Libertarian ideas must be understood in context. Getting government out of education will eliminate the considerable taxes now levied for that purpose, but more than that will change. Once libertarian ideas are generally accepted, growth of productivity and higher incomes will make it easier to afford a good education. Everyone, no matter what their circumstances, will have more opportunities than what is now available. Undoubtedly there are some who will have financial difficulty in caring for their children. That number will be small. Over time it will become even smaller.
It is normal for humans to cooperate with one another to achieve common goals and, when able, to help others in difficult circumstances. That natural human trait has been stifled by taxes and other obstacles to prosperity which governments have imposed as well as the general culture of irresponsibility which they have fostered. It will flourish when libertarian ideas concerning the proper role of government prevail and result in the election of libertarian governments. Respect for liberty encourages benevolence and wealth creation. When such conditions exist, there will certainly be spontaneous voluntary help for needy children.
We have experienced great progress and innovation in fields left untouched by governments. Most advances have come about in unpredictable ways and very few would have occurred if a government ministry had been in charge. We continue to be held back by present day thinking bestowing legitimacy upon government interference in far too many areas of human activity. A total change in that thinking is the only way to end stagnation in education.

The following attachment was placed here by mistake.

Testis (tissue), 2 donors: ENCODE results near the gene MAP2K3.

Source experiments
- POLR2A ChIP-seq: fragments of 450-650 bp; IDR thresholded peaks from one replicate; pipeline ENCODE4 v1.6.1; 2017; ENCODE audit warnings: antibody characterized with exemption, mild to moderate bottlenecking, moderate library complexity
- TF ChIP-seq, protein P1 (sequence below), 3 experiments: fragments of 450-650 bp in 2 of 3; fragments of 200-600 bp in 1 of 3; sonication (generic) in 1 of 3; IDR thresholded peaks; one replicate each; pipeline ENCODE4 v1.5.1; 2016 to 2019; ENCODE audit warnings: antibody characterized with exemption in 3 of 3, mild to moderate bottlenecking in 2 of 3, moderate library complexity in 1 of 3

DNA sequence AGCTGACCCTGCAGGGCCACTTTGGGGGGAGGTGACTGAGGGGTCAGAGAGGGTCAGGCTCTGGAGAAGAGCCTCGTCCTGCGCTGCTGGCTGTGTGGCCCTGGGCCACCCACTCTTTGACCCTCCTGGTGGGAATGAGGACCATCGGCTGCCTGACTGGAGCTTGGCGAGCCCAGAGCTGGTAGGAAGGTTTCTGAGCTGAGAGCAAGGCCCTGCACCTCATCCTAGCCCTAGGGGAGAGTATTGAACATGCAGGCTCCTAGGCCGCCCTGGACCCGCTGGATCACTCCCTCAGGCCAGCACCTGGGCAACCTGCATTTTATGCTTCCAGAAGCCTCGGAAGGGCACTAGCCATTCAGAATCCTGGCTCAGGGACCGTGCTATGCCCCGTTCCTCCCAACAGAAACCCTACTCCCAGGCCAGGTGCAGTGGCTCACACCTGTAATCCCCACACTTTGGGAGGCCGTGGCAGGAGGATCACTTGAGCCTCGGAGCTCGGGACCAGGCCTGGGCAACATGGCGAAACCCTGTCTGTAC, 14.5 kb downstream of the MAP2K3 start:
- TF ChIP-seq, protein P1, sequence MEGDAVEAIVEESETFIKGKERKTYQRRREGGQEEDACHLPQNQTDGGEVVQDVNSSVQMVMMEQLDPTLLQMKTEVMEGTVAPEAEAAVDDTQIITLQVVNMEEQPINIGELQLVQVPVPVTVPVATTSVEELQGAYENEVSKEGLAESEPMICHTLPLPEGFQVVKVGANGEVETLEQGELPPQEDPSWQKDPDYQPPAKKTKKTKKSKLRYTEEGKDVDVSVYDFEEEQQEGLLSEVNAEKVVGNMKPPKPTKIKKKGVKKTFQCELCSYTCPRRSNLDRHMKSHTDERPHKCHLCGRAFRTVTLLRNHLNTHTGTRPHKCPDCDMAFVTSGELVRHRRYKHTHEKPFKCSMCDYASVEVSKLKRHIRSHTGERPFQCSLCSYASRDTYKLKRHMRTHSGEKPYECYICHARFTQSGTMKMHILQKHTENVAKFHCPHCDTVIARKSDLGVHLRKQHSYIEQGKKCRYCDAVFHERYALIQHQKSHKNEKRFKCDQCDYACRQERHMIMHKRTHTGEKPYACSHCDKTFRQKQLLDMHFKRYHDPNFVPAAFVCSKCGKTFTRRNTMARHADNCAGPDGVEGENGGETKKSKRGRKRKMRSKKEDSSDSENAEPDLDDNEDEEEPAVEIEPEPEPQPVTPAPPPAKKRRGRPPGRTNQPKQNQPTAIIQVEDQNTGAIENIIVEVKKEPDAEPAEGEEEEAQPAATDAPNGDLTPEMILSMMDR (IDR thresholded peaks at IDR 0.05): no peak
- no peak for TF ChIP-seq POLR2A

The philosophy of the school room in one generation will be the philosophy of government in the next. – Abraham Lincoln
References
Schools Should Focus on the Essentials - A new book by Mike Schmoker effectively makes the case for schools to focus on the basics of teaching and learning. Research fellow Michael Zwaagstra at the Frontier Centre for Public Policy points out the need for schools to focus on teaching and learning.
The Khan Academy provides effective online education through YouTube.  It provides over 2,100 videos on topics from arithmetic to physics, finance and history.  It demonstrates what one person (Salman Khan) can accomplish with a little technology.  It has the potential to make our government-run school system irrelevant.
Education Un-Ltd: This YouTube video tells the history of public education in the United States and its origins in Prussia, and mentions how Egerton Ryerson imported Prussian education into Ontario Schools.  The purpose of the system was to indoctrinate the population to be loyal to the state. You might want to watch a few of the other videos on this topic as well.